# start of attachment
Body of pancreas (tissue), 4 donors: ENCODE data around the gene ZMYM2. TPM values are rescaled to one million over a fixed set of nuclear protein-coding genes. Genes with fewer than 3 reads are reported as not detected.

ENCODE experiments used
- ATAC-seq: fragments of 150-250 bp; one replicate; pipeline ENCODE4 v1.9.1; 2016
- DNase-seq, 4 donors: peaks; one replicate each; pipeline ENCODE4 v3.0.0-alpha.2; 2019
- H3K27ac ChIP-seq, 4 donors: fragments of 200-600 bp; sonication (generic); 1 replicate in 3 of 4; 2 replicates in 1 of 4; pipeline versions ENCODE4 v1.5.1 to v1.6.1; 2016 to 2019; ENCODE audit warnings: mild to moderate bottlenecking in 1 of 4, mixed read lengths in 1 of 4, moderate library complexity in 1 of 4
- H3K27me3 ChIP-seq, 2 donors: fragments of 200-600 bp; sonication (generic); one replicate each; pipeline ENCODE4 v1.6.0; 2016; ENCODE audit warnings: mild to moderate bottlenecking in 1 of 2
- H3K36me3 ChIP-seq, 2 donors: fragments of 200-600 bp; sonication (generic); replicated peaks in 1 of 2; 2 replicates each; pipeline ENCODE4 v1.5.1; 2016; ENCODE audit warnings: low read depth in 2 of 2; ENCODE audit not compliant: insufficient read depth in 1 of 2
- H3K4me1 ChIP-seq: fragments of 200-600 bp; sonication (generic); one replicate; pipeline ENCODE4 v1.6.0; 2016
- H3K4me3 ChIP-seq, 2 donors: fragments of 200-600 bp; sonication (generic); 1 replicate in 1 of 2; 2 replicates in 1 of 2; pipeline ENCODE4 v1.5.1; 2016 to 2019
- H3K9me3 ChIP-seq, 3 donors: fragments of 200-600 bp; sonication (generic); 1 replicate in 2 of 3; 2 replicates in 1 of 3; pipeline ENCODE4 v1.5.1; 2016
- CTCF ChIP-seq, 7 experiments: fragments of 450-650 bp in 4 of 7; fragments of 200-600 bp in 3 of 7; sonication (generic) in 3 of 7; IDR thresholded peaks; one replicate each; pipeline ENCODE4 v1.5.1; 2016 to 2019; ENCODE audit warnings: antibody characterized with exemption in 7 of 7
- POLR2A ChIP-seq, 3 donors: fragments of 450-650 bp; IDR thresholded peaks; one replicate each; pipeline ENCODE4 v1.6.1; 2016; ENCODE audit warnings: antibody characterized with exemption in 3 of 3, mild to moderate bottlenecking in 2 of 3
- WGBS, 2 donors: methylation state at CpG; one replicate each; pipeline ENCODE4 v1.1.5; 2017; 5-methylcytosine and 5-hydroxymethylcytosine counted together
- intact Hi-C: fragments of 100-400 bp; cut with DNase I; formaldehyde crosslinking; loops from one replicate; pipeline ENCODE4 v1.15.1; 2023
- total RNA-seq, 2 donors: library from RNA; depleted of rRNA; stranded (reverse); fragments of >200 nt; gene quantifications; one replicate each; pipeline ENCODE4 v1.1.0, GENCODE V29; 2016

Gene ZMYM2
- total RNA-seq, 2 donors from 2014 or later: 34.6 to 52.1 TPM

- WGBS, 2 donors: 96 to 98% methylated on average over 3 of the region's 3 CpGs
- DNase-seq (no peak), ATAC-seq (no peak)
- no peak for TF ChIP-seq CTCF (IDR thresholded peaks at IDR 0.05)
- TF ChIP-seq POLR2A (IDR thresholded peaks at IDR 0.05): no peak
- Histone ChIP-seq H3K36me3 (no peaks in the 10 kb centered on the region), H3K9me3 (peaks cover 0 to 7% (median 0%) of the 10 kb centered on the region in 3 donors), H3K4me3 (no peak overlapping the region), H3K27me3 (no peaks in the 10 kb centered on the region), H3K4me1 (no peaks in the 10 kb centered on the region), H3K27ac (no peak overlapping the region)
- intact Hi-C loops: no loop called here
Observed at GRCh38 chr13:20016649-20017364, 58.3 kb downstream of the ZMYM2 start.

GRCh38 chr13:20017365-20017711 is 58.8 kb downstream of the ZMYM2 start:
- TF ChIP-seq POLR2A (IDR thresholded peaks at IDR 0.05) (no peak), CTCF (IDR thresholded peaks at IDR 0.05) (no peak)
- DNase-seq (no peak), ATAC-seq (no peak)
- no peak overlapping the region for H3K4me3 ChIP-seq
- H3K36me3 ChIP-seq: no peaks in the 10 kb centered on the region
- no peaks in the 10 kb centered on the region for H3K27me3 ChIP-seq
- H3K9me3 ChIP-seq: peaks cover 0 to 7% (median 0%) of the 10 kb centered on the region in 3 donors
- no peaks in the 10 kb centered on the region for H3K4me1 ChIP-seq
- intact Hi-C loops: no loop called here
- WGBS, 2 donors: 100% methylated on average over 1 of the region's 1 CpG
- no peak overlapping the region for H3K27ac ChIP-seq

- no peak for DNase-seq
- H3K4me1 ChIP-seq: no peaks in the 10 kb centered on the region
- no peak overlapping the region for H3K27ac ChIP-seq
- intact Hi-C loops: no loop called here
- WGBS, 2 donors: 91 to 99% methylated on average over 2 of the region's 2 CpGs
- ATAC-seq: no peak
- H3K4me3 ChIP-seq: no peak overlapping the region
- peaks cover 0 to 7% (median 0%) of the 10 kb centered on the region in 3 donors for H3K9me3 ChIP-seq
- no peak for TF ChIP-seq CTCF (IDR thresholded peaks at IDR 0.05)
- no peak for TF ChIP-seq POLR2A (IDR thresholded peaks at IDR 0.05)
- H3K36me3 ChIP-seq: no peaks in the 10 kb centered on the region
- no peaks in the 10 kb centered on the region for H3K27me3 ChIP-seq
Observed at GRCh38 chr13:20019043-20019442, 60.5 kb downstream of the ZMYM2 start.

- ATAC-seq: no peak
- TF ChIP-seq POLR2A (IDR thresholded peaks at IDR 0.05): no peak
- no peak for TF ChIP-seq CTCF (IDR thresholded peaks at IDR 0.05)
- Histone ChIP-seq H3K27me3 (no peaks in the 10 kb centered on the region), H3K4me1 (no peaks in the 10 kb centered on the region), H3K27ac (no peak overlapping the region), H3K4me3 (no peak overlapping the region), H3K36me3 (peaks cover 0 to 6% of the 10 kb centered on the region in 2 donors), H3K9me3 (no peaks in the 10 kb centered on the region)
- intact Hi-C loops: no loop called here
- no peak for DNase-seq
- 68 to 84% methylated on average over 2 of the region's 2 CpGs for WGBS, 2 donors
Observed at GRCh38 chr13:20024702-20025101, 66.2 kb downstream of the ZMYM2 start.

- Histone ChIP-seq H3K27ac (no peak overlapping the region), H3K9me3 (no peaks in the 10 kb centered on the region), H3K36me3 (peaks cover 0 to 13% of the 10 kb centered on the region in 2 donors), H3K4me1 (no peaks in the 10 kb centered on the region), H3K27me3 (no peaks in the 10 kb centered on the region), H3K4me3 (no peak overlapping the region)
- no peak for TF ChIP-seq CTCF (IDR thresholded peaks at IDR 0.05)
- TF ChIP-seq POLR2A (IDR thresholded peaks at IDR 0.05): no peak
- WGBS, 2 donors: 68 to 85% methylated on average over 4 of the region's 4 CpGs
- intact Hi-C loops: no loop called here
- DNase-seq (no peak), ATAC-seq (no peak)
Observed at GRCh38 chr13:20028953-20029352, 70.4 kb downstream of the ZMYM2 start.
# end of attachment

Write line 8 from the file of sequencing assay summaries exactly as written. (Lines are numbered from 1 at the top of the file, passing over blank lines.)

- H3K4me1 ChIP-seq: fragments of 200-600 bp; sonication (generic); one replicate; pipeline ENCODE4 v1.6.0; 2016